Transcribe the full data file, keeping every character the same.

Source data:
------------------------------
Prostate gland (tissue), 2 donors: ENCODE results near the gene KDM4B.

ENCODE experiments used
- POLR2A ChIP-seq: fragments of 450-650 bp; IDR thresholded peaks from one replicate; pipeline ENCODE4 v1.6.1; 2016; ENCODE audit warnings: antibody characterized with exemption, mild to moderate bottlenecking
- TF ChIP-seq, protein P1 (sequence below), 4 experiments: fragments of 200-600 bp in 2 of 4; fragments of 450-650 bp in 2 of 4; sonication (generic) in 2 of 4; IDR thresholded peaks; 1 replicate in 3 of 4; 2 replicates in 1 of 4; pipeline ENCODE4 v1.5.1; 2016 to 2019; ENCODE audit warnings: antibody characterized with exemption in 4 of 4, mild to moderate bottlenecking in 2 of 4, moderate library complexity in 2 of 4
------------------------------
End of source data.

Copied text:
Prostate gland (tissue), 2 donors: ENCODE results near the gene KDM4B.

ENCODE experiments used
- POLR2A ChIP-seq: fragments of 450-650 bp; IDR thresholded peaks from one replicate; pipeline ENCODE4 v1.6.1; 2016; ENCODE audit warnings: antibody characterized with exemption, mild to moderate bottlenecking
- TF ChIP-seq, protein P1 (sequence below), 4 experiments: fragments of 200-600 bp in 2 of 4; fragments of 450-650 bp in 2 of 4; sonication (generic) in 2 of 4; IDR thresholded peaks; 1 replicate in 3 of 4; 2 replicates in 1 of 4; pipeline ENCODE4 v1.5.1; 2016 to 2019; ENCODE audit warnings: antibody characterized with exemption in 4 of 4, mild to moderate bottlenecking in 2 of 4, moderate library complexity in 2 of 4